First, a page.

Skills and Certification Get You Noticed. Culture Gets You Hired.

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U.S. Air Force Maj. Lyndel Miller, 39th Air Base Wing Inspector General office director of complaints, reviews resiliency talking points. Incirlik Airmen are pushing forward with Operation GRIT, an initiative created by U.S. Air Forces in Europe-Air Forces Africa to improve military culture, create safer communities and develop productive Airmen. (U.S. Air Force/Staff Sgt. Joshua Magbanua)

As you transition out of the military, you are likely told that employers assess candidates and resumes for keywords, job alignment, certifications, skills and experience,

But they actually look for much more: they also evaluate for cultural fit.

Skills and Certifications Matter

To move through a job candidacy, certain requirements do need to be met. If an employer is searching for a project manager, for instance, they will evaluate a resume and online profiles for keywords around project management, program management and design, as well as certifications and training in those fields.

Some employers may only look for basic, introductory experience. Others measure experience in years, desire advanced certifications and look for examples where the candidate has worked in similar companies or industries.

Coming from the military, you’ll be focused on translating what you did in the military to what the employer seeks. Perhaps your role wasn’t called “project manager” but the functions and duties were similar to those of one. You’ll want to ensure the words “project management” shows up on your resume and online profiles to get their attention and show skill relevancy.

Why Culture Matters

But skills and experience are only part of the equation to getting hired. In my experience of hiring within corporations and nonprofits and now consulting with them, how well a candidate would fit in with the teams, culture and vision of the company matter a lot.

“Culture” describes the values, belief systems and personalities a company intentionally cultivates and nurtures. Time, effort and dollars are invested in designing, building and protecting this culture. Culture describes how employees feel about their job and employers, their teams and the direction the company is headed. Culture also describes the environment and atmosphere (what it’s like to work there) of the company.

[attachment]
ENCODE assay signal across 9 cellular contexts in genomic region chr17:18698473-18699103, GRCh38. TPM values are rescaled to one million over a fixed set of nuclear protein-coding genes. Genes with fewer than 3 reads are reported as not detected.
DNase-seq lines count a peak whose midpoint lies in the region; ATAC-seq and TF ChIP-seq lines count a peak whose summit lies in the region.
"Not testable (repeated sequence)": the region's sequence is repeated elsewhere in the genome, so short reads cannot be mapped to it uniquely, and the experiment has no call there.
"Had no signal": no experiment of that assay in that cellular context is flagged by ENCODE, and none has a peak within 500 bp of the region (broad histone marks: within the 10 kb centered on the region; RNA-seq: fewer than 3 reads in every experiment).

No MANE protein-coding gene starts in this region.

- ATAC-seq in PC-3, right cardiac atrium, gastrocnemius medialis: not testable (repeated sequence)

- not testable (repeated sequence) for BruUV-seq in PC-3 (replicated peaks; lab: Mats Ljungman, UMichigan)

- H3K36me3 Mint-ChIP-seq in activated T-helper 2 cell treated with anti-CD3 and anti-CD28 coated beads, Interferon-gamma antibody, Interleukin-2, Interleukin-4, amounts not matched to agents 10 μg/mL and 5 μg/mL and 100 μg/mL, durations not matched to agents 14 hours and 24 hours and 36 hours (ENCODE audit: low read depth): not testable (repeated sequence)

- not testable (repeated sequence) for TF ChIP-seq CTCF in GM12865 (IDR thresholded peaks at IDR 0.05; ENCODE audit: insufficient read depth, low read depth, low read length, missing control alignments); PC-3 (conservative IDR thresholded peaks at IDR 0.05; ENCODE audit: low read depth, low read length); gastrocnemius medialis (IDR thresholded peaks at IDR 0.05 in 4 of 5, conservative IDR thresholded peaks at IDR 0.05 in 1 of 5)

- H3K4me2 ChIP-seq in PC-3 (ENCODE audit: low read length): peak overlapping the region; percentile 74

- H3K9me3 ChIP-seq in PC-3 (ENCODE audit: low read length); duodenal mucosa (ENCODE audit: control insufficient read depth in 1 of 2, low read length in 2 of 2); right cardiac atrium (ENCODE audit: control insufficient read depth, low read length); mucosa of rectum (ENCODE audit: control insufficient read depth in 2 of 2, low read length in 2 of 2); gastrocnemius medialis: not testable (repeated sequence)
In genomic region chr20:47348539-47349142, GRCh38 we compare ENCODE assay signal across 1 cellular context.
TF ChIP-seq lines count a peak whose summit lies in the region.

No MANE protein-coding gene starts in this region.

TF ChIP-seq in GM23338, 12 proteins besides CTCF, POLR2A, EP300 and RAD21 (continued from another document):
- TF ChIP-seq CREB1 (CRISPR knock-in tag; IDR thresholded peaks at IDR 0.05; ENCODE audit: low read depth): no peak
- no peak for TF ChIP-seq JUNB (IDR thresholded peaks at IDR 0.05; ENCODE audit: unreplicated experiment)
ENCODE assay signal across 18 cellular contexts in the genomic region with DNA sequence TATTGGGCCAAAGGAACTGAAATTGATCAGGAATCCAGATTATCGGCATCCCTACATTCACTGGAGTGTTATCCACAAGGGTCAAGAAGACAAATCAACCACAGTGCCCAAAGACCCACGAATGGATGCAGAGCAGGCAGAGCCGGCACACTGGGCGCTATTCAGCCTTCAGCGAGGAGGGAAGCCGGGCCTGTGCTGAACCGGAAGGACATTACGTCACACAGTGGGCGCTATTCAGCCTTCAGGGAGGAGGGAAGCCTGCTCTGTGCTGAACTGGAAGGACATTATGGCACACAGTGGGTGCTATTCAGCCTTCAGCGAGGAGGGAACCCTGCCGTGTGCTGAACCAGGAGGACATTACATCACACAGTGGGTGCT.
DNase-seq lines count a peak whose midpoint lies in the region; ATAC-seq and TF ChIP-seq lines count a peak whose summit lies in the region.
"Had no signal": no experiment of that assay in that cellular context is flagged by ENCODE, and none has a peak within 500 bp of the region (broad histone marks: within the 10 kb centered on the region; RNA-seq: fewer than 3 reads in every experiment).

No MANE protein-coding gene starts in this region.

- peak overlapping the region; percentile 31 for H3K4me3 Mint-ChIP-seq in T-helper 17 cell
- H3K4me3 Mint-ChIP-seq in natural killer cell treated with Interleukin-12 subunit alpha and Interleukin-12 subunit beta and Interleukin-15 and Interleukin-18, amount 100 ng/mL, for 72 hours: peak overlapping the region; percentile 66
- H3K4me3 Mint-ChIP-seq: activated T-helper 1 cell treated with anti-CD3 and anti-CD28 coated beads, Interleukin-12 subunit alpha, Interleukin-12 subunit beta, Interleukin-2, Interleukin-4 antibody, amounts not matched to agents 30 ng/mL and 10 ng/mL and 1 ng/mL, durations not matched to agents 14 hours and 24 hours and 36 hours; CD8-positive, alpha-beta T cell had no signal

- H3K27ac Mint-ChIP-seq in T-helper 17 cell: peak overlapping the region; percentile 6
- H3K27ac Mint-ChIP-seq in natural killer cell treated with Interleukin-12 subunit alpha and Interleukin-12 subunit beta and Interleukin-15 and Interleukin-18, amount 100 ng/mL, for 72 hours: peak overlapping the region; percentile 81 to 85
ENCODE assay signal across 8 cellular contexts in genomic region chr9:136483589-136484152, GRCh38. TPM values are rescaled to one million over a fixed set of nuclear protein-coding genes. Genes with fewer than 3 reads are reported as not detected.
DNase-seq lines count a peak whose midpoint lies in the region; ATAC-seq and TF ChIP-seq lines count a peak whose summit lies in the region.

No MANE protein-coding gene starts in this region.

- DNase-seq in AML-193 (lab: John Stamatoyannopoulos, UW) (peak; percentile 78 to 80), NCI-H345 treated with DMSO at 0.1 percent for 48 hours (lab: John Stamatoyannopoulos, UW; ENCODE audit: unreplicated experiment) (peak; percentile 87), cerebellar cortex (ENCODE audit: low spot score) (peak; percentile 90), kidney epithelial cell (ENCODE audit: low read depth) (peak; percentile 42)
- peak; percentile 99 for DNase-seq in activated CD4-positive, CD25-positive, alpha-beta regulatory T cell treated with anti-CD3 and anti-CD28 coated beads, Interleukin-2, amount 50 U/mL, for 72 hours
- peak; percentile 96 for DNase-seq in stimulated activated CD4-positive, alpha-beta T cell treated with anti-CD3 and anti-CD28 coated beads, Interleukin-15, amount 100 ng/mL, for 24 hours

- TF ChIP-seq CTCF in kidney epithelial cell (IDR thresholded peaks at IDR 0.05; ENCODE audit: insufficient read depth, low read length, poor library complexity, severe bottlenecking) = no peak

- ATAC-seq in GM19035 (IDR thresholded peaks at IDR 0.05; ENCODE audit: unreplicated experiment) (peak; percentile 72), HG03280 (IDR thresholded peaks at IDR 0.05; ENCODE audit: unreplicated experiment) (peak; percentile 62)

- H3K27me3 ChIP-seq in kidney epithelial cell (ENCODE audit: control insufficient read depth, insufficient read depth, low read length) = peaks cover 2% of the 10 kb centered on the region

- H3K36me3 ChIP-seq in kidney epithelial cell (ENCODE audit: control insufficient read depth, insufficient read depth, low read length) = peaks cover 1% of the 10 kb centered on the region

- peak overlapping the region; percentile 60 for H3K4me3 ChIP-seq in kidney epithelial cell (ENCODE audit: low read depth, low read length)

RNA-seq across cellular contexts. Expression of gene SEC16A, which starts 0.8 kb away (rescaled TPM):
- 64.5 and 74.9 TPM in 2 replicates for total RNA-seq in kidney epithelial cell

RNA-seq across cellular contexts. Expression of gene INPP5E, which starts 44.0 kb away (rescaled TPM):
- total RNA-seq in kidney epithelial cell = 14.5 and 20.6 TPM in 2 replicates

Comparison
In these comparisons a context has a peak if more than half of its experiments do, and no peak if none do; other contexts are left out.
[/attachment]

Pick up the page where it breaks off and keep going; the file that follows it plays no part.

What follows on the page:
Cultural beliefs and practices are promoted from the CEO and board of directors to the newest entry level hire.

When a company evaluates cultural fit with a candidate, they are assessing something subjective: Does this candidate feel like one of us? Do they believe in the same mission, values and goals? Are they aligned with us philosophically? Will they raise the talent level of our team?

If an employer mistakenly hires someone who doesn’t align culturally it can lead to low morale, team dissatisfaction and stress on the job. The employee will likely feel out of place and unhappy -- and that could negatively reflect on their job performance and outlook at work.

The Impact of COVID-19 on Culture

Today, as teams are working remotely, the focus on culture is at an all-time high. Companies that promote a fun, lively and family-like company culture are seeking ways to keep teams bonded and morale and enthusiasm high. Companies with a fast-paced competitive culture are looking at incentives and team building exercises to keep employees focused on the bigger goals.

It’s a challenging time for all.

When a job candidate approaches the employer with a firm understanding of the company’s culture (gathered from web research, informational interviews and online media) and can show alignment with the company’s vision, mission and purpose -- and the candidate has enough relevant skills and experiences -- the candidate is highly considered. Skills and experience alone don’t get the job -- cultural fit seals the deal.

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